Evaluation of Dixon Sequence on Hybrid PET/MR Compared with Contrast-Enhanced PET/CT for PET-Positive Lesions

Ju Hye Jeong, Ihn Ho Cho, Eun Jung Kong, Kyung Ah Chun
Nuclear Medicine and Molecular Imaging 2014, 48 (1): 26-32

PURPOSE: Hybrid positron emission tomography and magnetic resonance (PET/MR) imaging performs a two-point Dixon MR sequence for attenuation correction. However, MR data in hybrid PET/MR should provide anatomic and morphologic information as well as an attenuation map. We evaluated the Dixon sequence of hybrid PET/MR for anatomic correlation of PET-positive lesions compared with contrast-enhanced PET/computed tomography (CT) in patients with oncologic diseases.

METHODS: Twelve patients underwent a single injection, dual imaging protocol. PET/CT was performed with an intravenous contrast agent (85 ± 13 min after (18)F-FDG injection of 403 ± 45 MBq) and then (125 ± 19 min after injection) PET/MR was performed. Attenuation correction and anatomic allocation of PET were performed using contrast-enhanced CT for PET/CT and Dixon MR sequence for hybrid PET/MR. The Dixon MR sequence and contrast-enhanced CT were compared for anatomic correlation of PET-positive lesions (scoring scale ranging from 0 to 3 for visual ratings). Additionally, standardized uptake values (SUVs) for the detected lesions were assessed for quantitative comparison.

RESULTS: Both hybrid PET/MR and contrast-enhanced PET/CT identified 55 lesions with increased FDG uptake in ten patients. In total, 28 lymph nodes, 11 bone lesions, 3 dermal nodules, 3 pleural thickening lesions, 2 thyroid nodules, 1 pancreas, 1 liver, 1 ovary, 1 uterus, 1 breast, 1 soft tissue and 2 lung lesions were present. The best performance was observed for anatomic correlation of PET findings by the contrast-enhanced CT scans (contrast-enhanced CT, 2.64 ± 0.70; in-phase, 1.29 ± 1.01; opposed-phase, 1.29 ± 1.15; water-weighted, 1.71 ± 1.07; fat weighted, 0.56 ± 1.03). A significant difference was observed between the scores obtained from the contrast-enhanced CT and all four coregistered Dixon MR images. Quantitative evaluation revealed a high correlation between the SUVs measured with hybrid PET/MR (SUVmean, 2.63 ± 1.62; SUVmax, 4.30 ± 2.88) and contrast-enhanced PET/CT (SUVmean, 3.88 ± 2.30; SUVmax, 6.53 ± 4.04) in PET-positive lesions (SUVmean, ρ = 0.93; SUVmax, ρ = 0.95), although hybrid PET/MR presented a decrease of SUVs compared with contrast-enhanced PET/CT (mean reduction; SUVmean, 32.44 ± 15.64 %; SUVmax, 35.16 ± 12.59 %).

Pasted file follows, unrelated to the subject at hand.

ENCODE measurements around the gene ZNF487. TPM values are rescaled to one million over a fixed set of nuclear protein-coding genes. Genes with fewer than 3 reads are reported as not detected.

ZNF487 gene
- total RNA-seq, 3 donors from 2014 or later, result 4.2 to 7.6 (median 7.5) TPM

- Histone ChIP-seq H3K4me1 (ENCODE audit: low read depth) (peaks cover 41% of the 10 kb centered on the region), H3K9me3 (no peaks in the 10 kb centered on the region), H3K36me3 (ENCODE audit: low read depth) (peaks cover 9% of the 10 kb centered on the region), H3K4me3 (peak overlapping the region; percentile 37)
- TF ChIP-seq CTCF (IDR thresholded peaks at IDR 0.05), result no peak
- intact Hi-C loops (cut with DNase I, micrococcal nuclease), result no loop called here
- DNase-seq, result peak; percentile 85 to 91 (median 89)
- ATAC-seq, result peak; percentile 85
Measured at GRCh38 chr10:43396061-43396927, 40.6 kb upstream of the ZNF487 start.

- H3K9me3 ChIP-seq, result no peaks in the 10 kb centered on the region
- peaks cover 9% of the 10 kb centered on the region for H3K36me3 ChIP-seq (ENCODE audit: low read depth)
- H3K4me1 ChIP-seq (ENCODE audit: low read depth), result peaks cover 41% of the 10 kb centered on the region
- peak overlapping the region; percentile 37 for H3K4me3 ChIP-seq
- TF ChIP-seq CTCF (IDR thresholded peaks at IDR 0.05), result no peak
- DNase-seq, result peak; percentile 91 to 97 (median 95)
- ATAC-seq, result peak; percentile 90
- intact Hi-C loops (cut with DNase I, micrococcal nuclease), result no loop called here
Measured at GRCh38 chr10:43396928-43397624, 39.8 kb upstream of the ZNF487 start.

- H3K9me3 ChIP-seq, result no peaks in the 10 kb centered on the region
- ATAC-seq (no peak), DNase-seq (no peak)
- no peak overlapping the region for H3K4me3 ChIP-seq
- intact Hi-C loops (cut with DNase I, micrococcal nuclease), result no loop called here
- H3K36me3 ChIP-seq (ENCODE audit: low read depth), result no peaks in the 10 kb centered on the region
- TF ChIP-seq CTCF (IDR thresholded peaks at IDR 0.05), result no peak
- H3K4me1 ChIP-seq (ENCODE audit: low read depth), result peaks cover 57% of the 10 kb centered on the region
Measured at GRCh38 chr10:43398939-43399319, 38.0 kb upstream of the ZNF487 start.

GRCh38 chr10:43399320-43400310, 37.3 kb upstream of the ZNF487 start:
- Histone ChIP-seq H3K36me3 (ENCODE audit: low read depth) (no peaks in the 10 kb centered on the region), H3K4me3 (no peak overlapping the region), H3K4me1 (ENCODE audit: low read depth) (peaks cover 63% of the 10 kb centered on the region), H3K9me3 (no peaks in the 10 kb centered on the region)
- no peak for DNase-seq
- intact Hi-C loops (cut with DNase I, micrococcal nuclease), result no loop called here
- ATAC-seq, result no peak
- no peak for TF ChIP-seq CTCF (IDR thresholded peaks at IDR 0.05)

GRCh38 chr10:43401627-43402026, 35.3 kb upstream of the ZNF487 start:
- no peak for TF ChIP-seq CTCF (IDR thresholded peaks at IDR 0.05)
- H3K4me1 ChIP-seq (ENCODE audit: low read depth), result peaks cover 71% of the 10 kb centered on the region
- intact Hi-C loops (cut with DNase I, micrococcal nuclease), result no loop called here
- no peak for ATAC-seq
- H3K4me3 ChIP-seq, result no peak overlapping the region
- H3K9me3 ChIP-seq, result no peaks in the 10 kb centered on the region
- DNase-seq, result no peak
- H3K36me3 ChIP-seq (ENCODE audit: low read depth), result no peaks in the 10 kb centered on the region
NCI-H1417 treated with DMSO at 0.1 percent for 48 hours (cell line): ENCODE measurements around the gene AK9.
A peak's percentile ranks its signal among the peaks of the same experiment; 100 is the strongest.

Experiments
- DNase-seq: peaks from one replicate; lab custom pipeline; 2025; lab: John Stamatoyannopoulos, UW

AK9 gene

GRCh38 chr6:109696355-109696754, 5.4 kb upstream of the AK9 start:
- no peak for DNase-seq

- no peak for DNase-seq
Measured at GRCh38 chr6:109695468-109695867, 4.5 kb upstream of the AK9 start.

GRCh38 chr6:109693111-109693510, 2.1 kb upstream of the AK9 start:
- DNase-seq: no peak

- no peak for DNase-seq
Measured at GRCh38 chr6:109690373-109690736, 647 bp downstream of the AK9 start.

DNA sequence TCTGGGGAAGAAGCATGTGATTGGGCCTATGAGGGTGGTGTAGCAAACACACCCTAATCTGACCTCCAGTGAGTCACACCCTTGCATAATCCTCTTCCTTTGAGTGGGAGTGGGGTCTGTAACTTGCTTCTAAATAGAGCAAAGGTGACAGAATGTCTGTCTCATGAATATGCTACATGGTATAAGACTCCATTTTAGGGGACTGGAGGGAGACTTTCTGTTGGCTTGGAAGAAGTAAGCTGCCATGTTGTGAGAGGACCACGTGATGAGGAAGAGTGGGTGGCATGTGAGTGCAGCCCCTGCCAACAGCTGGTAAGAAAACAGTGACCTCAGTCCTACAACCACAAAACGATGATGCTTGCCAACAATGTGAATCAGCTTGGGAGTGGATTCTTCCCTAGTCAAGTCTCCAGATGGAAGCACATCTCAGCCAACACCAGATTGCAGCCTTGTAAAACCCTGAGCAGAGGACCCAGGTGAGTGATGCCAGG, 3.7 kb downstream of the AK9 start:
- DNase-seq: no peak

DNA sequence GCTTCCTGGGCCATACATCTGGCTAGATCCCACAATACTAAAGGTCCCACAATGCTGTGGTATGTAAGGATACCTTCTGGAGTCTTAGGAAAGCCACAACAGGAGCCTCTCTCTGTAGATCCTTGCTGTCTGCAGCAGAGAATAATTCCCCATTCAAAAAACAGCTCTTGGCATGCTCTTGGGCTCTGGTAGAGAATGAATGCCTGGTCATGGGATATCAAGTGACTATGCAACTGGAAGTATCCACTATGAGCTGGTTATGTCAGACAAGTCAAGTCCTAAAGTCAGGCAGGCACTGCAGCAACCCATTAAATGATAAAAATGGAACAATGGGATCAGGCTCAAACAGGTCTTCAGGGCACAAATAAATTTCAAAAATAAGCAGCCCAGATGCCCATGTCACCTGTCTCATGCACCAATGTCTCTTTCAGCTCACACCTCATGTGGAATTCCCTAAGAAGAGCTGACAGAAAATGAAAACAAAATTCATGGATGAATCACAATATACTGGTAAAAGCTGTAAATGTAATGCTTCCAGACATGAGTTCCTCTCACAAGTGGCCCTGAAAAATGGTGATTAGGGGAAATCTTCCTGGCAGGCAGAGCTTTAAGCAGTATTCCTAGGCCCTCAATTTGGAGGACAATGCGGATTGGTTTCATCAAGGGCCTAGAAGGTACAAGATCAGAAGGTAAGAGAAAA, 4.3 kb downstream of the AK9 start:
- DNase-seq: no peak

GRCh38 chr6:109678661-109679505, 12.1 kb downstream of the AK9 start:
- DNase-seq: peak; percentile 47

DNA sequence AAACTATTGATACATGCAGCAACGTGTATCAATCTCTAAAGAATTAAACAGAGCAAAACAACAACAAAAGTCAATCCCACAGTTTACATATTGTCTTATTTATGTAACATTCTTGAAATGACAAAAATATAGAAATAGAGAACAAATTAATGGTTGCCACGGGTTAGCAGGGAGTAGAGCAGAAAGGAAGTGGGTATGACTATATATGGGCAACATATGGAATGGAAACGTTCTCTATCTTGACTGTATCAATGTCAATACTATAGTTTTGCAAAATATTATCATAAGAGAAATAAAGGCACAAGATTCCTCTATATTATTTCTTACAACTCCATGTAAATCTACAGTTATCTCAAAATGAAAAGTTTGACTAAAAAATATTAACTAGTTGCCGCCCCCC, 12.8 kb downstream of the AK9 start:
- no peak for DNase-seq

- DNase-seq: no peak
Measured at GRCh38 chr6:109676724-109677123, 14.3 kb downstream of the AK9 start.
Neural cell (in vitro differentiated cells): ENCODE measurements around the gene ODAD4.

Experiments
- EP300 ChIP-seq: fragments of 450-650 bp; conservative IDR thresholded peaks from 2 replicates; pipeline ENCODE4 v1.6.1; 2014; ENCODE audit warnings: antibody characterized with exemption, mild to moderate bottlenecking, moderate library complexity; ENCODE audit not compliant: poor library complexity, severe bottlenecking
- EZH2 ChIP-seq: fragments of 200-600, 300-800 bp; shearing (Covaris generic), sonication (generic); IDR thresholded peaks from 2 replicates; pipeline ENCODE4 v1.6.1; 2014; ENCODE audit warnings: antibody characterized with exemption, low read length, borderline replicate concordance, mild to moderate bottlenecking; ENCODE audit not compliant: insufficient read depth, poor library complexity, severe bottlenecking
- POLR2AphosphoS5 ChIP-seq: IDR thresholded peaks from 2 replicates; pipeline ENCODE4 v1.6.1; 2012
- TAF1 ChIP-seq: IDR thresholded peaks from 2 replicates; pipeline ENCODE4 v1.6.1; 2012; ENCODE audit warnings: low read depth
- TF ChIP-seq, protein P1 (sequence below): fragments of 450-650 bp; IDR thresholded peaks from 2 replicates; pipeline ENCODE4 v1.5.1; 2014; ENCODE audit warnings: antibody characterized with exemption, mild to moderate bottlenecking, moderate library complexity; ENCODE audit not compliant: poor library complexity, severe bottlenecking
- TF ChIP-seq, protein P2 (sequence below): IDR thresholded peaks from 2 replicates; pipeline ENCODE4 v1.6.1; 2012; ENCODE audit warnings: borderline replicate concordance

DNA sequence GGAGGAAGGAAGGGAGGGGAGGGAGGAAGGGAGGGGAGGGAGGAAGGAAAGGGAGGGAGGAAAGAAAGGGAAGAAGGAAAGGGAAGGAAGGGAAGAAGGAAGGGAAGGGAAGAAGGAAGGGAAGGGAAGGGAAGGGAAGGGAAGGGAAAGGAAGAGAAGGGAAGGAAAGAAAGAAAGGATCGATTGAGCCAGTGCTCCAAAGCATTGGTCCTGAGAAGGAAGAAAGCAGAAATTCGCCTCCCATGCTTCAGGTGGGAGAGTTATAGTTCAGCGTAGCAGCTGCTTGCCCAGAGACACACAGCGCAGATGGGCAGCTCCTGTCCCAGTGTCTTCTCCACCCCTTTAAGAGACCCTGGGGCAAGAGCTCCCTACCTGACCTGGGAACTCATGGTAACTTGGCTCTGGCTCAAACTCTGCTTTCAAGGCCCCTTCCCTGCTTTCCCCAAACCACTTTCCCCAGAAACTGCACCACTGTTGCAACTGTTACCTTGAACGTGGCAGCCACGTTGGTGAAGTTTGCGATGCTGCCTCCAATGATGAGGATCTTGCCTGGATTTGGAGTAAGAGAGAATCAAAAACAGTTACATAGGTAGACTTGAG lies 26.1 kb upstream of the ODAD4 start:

CONCLUSIONS: Despite different attenuation correction approaches, the SUV of PET-positive lesions correlated well between hybrid PET/MR and contrast-enhanced PET/CT. However Dixon MR images acquired for attenuation correction were insufficient to provide anatomic information of PET images because of low spatial resolution. Thus, additional MR sequence with fast and higher resolution may be necessary for anatomic information.

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